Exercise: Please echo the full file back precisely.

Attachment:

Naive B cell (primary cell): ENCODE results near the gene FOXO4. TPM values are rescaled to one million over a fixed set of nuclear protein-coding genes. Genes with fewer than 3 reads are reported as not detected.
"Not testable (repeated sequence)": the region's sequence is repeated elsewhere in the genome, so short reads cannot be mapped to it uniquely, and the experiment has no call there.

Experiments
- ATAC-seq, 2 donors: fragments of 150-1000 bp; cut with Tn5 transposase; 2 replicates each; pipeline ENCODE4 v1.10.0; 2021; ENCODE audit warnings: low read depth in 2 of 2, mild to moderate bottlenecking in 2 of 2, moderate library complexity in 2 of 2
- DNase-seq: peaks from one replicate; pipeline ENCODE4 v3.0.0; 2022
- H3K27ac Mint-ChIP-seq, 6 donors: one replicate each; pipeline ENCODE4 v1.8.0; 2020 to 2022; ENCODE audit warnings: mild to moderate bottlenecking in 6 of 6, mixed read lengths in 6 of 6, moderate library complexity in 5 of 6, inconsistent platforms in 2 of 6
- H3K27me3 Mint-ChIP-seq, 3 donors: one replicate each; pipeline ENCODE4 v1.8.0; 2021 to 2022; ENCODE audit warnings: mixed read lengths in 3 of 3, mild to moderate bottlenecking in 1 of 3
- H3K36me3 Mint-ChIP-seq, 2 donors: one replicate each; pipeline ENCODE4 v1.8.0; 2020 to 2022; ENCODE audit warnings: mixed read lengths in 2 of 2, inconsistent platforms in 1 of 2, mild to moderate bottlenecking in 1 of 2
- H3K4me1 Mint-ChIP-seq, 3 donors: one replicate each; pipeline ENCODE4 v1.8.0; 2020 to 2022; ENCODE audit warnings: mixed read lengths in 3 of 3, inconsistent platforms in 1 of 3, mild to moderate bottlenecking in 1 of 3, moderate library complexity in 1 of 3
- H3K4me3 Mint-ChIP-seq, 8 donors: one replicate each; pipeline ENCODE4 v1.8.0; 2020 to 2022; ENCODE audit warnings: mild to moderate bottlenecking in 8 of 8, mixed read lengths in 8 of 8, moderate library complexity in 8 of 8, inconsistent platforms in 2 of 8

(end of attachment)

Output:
Naive B cell (primary cell): ENCODE results near the gene FOXO4. TPM values are rescaled to one million over a fixed set of nuclear protein-coding genes. Genes with fewer than 3 reads are reported as not detected.
"Not testable (repeated sequence)": the region's sequence is repeated elsewhere in the genome, so short reads cannot be mapped to it uniquely, and the experiment has no call there.

Experiments
- ATAC-seq, 2 donors: fragments of 150-1000 bp; cut with Tn5 transposase; 2 replicates each; pipeline ENCODE4 v1.10.0; 2021; ENCODE audit warnings: low read depth in 2 of 2, mild to moderate bottlenecking in 2 of 2, moderate library complexity in 2 of 2
- DNase-seq: peaks from one replicate; pipeline ENCODE4 v3.0.0; 2022
- H3K27ac Mint-ChIP-seq, 6 donors: one replicate each; pipeline ENCODE4 v1.8.0; 2020 to 2022; ENCODE audit warnings: mild to moderate bottlenecking in 6 of 6, mixed read lengths in 6 of 6, moderate library complexity in 5 of 6, inconsistent platforms in 2 of 6
- H3K27me3 Mint-ChIP-seq, 3 donors: one replicate each; pipeline ENCODE4 v1.8.0; 2021 to 2022; ENCODE audit warnings: mixed read lengths in 3 of 3, mild to moderate bottlenecking in 1 of 3
- H3K36me3 Mint-ChIP-seq, 2 donors: one replicate each; pipeline ENCODE4 v1.8.0; 2020 to 2022; ENCODE audit warnings: mixed read lengths in 2 of 2, inconsistent platforms in 1 of 2, mild to moderate bottlenecking in 1 of 2
- H3K4me1 Mint-ChIP-seq, 3 donors: one replicate each; pipeline ENCODE4 v1.8.0; 2020 to 2022; ENCODE audit warnings: mixed read lengths in 3 of 3, inconsistent platforms in 1 of 3, mild to moderate bottlenecking in 1 of 3, moderate library complexity in 1 of 3
- H3K4me3 Mint-ChIP-seq, 8 donors: one replicate each; pipeline ENCODE4 v1.8.0; 2020 to 2022; ENCODE audit warnings: mild to moderate bottlenecking in 8 of 8, mixed read lengths in 8 of 8, moderate library complexity in 8 of 8, inconsistent platforms in 2 of 8